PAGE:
In a sign of pension plan sponsors' and trustees' heightened sensitivity to their risk exposures and desire for timelier reporting, U.K. risk systems specialist PensionsFirst has formed a North American division and appointed fund management veteran Alan Colner as CEO of the New York-based operation.
Founded in London in 2007, PensionsFirst sells an analytical tool for public- and private-sector defined benefit plans called PFaroe, which it says was the first to integrate asset and liability risk measures in an easily accessible Web application conducive to fast, flexible and accurate analysis and reporting. Seventeen major pension schemes with GBP 30 billion in combined assets have purchased the system since its November 2009 introduction, and plans representing 40 percent of that country's pension assets are negotiating to acquire PensionFirst's risk modeling software,according to a spokesperson for the company.
A recent PFaroe client signing was engineering services company Babcock International Group, which sponsors a GBP 2.8 billion plan. The investment strategy for a number of our schemes involves changes to asset allocations triggered by reaching specific funding levels, Andrew Birkett, Babcock group pensions manager, said in a February 1 announcement. To implement this strategy effectively, it is critical to have accurate liability and funding-level information available on a daily basis. This wasnt available from any other sources so we have adopted the technology platform provided by PFaroe, which enables the investment subcommittee to react quickly and take advantage of market opportunities for the benefit of the schemes."
PensionsFirst is a strategic ally of institutional investment services giant State Street Corp., which in April 2010 took a minority stake in the software company. It will hardly be the only provider of risk analytics to U.S. and Canadian pension plans. Many, especially the biggest funds, have reputations for technological and analytical sophistication, while some are only now starting to invest in the latest automated tools.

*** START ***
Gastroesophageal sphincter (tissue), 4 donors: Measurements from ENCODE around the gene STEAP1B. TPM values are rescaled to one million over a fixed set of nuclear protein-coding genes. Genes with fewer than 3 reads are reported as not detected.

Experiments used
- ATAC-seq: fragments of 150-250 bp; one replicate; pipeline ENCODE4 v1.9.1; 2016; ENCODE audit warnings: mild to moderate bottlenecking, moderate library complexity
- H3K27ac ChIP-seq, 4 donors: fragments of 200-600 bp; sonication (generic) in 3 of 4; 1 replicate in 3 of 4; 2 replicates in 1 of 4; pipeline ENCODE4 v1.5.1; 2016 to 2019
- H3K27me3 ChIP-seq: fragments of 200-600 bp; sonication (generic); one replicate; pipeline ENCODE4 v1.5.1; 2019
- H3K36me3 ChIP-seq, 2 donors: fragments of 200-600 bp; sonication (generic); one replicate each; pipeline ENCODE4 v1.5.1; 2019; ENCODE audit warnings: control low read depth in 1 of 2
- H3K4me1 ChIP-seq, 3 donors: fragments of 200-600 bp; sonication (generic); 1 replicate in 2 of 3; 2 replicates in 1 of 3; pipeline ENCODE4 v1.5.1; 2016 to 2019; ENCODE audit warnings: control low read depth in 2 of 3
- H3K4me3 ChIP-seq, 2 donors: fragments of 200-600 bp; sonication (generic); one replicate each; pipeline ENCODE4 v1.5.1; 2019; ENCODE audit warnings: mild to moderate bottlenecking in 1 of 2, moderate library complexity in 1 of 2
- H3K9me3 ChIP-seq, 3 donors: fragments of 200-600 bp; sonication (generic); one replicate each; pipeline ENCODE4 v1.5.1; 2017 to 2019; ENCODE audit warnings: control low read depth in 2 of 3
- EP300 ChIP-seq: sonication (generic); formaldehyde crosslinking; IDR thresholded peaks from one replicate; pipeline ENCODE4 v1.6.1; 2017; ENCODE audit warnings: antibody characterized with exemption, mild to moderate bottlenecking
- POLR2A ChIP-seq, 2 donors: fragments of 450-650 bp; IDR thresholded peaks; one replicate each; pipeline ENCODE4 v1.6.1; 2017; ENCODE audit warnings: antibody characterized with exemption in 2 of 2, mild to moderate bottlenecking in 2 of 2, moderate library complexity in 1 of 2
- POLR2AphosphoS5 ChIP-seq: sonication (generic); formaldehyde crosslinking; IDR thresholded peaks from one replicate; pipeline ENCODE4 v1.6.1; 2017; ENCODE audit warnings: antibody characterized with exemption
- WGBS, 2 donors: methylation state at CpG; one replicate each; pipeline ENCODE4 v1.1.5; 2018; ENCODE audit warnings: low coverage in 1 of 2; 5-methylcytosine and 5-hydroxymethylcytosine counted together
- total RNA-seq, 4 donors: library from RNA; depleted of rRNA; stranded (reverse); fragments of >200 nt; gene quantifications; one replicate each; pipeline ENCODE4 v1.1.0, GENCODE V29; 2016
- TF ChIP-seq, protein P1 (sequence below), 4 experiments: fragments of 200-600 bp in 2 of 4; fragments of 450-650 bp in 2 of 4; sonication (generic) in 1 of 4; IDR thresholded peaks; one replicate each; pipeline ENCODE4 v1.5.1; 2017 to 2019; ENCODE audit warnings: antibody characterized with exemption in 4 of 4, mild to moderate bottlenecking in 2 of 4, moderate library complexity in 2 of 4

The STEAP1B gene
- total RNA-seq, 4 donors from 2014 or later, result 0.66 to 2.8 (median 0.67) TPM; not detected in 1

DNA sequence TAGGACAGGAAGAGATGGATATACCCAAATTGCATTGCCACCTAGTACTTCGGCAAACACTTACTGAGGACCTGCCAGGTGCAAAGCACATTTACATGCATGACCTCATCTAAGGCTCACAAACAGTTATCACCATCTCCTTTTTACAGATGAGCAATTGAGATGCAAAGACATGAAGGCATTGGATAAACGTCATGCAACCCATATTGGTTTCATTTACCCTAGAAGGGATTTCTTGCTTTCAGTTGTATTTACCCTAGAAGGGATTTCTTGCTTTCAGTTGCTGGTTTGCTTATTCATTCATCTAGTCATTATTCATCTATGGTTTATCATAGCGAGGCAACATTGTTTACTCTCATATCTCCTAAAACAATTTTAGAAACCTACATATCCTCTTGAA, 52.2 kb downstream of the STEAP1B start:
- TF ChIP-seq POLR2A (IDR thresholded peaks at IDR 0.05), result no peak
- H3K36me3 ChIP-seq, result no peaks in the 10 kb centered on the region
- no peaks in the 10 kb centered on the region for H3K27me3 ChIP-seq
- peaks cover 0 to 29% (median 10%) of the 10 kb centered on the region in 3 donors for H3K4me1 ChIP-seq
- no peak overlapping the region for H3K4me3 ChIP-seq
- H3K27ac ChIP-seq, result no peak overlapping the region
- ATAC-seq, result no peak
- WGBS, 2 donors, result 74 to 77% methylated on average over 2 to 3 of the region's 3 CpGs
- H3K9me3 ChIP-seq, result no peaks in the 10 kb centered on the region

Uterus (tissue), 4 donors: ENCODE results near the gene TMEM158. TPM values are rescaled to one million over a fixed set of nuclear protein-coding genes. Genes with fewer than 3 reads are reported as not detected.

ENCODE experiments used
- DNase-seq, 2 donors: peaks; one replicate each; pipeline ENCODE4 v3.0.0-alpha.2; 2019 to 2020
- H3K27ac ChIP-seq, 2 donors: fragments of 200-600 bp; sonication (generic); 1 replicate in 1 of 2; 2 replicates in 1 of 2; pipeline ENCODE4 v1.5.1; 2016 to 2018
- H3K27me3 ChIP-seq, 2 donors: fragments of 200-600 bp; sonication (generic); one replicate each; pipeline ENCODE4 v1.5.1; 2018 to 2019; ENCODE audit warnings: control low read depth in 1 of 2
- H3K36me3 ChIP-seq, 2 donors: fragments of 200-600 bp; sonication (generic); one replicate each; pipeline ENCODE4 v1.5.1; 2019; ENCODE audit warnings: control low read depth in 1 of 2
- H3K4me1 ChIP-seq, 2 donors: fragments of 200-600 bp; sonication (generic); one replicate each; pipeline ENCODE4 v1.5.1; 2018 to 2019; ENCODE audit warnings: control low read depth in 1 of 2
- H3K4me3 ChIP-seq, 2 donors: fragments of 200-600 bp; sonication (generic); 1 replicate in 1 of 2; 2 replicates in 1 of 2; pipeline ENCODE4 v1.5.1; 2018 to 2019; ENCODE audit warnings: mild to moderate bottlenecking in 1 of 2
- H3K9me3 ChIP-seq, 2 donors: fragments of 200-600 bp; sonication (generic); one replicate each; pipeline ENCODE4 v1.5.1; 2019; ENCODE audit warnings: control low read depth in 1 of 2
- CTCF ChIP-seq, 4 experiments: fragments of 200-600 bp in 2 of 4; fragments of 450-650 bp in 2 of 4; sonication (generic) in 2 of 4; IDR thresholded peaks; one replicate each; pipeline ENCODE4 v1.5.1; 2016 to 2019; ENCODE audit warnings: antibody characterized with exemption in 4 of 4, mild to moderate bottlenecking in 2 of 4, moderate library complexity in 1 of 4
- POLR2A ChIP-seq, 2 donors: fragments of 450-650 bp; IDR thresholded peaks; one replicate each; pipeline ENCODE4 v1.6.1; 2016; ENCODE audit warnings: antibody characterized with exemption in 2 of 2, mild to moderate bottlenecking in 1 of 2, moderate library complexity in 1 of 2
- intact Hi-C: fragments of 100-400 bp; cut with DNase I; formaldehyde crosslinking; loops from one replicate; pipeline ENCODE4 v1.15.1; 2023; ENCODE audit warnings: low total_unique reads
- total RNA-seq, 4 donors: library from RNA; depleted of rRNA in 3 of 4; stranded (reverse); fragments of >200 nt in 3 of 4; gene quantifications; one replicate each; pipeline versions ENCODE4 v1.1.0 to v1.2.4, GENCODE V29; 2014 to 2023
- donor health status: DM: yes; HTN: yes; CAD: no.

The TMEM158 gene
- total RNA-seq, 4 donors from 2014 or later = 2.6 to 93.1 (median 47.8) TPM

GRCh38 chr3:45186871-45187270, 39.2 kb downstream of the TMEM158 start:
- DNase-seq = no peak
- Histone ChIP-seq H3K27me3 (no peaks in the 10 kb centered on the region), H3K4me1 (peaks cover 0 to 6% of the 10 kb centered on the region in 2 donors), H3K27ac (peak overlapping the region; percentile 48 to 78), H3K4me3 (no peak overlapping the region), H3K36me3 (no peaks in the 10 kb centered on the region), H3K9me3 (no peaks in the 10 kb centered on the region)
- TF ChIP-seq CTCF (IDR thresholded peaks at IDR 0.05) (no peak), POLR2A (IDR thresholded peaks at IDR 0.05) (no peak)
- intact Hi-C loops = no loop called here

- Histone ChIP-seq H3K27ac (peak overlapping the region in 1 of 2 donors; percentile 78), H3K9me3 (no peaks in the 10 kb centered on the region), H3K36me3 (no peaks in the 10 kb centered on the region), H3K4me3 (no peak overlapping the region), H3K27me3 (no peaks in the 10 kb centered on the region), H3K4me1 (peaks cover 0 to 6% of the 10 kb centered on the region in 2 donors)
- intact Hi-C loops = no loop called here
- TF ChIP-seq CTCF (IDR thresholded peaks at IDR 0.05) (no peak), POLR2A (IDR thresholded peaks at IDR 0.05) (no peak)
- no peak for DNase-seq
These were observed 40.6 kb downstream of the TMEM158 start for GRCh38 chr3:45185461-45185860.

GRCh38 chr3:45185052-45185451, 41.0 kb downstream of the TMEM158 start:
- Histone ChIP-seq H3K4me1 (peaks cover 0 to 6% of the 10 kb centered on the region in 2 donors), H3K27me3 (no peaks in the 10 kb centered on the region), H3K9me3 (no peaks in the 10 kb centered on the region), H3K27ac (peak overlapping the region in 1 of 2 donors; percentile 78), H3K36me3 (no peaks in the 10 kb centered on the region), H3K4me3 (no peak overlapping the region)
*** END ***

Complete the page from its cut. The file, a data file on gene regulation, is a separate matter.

Whether directly or indirectly through investment services providers, pensions are among the institutional users of risk systems such as those of Barra and RiskMetrics, pioneers in the field now owned by MSCI, as well as Toronto-based Algorithmics, Axioma of New York, FINCAD of Vancouver, Canada, New York-based FinAnalytica. Boston's Northfield Information Services and financial technology conglomerate SunGard Data Systems.
But in the wake of the financial crisis, and in part as a response to due diligence and related demands from their constituencies, pension plans as well as endowments have noticeably stepped up their commitment to independent risk management and are seeking out solutions from this category of vendors. For example, pensions have been among the buyers of FinAnalytica's sophisticated quantitative tools, which are known for taking into account the so-called fat-tailed risks that caused havoc in the 2008 downturn. Through its partnership with PerTrac of New York, FinAnalytica announced in December that 20 firms worldwide had gained access to its Cognity software, and they included pensions, endowments and hedge funds.